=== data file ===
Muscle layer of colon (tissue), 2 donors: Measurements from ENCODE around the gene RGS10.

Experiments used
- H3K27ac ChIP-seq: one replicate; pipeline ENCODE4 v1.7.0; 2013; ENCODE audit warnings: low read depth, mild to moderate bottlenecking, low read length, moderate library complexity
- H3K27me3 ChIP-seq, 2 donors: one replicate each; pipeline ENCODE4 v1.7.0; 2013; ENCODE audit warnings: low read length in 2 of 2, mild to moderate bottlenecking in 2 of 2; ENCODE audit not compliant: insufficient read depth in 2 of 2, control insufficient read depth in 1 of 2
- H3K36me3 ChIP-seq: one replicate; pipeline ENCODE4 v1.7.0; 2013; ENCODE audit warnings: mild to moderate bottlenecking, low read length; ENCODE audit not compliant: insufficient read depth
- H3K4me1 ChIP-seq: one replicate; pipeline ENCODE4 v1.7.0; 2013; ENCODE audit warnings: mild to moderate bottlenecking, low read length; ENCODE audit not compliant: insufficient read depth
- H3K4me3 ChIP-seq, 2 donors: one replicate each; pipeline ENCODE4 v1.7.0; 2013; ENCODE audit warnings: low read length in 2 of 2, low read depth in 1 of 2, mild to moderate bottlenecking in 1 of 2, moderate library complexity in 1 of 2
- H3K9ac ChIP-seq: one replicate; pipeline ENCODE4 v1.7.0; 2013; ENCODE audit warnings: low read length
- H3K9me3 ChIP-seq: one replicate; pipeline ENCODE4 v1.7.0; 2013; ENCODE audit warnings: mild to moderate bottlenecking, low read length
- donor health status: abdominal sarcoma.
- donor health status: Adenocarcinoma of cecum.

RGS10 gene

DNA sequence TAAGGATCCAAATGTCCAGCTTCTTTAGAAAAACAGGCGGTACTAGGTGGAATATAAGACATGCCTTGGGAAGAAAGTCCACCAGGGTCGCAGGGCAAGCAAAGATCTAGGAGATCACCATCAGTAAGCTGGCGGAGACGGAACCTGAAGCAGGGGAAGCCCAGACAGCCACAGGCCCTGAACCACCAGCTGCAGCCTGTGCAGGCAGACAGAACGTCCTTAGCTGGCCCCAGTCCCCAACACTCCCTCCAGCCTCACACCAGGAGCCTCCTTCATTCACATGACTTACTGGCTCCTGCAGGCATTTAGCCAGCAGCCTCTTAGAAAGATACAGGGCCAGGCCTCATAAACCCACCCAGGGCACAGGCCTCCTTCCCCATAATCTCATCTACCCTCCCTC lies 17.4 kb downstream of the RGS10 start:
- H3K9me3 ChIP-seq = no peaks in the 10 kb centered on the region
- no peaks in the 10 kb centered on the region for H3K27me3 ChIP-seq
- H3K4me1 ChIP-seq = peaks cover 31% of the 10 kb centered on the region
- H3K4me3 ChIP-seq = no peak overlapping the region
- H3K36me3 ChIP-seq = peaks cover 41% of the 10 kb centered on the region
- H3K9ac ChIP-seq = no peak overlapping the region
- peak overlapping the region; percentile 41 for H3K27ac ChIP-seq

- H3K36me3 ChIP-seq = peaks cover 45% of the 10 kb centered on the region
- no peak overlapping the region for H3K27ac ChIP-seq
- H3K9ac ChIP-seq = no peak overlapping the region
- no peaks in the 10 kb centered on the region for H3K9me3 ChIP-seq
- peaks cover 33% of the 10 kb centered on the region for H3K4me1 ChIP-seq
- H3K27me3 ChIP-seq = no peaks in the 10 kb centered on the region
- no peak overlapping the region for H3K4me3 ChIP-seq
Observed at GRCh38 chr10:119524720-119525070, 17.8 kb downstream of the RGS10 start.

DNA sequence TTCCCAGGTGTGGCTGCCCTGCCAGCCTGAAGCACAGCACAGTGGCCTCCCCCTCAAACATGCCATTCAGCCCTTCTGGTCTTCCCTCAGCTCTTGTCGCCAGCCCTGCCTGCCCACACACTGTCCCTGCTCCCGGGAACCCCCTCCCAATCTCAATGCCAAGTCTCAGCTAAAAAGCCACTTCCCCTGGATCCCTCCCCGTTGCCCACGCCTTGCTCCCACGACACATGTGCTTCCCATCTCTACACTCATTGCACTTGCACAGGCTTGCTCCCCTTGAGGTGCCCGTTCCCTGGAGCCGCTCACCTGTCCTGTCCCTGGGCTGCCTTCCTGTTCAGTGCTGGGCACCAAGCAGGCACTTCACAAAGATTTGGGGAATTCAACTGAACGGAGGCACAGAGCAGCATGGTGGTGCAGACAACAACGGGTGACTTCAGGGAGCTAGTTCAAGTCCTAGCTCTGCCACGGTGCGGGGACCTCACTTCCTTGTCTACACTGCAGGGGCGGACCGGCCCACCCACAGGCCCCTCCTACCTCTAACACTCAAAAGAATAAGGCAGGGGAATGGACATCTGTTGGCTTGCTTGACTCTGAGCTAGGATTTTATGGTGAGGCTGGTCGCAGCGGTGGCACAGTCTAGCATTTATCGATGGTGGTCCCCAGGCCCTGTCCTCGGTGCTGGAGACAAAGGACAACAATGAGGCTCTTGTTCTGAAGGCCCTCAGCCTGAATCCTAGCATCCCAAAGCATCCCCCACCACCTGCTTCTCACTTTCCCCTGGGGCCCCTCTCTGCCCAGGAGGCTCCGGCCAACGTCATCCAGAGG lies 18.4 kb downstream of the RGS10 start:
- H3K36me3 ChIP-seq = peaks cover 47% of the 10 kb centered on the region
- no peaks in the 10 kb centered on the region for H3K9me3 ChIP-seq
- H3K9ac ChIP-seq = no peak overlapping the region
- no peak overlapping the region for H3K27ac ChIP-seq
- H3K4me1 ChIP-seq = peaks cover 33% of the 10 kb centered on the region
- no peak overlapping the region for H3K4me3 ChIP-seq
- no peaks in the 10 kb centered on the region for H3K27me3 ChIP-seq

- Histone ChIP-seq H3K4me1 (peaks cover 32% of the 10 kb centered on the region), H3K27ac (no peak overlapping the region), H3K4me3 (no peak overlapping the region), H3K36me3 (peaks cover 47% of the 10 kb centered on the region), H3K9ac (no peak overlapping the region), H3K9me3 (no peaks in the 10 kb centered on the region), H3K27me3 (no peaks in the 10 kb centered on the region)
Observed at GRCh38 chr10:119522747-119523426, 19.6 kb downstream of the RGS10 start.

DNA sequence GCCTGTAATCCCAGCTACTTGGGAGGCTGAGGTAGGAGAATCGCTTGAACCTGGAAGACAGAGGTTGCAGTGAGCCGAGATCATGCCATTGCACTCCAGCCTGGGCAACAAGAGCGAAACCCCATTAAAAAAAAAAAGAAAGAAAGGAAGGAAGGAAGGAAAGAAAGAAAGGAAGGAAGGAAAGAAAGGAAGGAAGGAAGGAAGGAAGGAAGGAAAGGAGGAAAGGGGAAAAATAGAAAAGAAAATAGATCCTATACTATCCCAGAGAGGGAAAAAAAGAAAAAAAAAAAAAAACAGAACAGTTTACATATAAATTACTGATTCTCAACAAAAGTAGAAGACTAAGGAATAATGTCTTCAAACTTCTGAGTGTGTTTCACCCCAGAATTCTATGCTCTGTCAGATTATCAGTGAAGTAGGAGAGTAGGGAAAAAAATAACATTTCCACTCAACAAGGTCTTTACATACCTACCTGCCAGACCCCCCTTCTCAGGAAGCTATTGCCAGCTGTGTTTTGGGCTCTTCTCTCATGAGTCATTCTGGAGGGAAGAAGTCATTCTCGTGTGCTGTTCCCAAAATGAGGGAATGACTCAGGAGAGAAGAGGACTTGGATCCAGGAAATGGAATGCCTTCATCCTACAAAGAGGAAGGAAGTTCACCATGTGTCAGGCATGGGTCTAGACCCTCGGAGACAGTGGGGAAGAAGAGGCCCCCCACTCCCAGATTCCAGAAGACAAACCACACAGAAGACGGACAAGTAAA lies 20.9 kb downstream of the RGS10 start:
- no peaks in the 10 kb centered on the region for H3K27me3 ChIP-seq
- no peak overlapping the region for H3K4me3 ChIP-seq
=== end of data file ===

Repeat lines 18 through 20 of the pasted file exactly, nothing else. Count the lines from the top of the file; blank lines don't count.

- H3K36me3 ChIP-seq = peaks cover 41% of the 10 kb centered on the region
- H3K9ac ChIP-seq = no peak overlapping the region
- peak overlapping the region; percentile 41 for H3K27ac ChIP-seq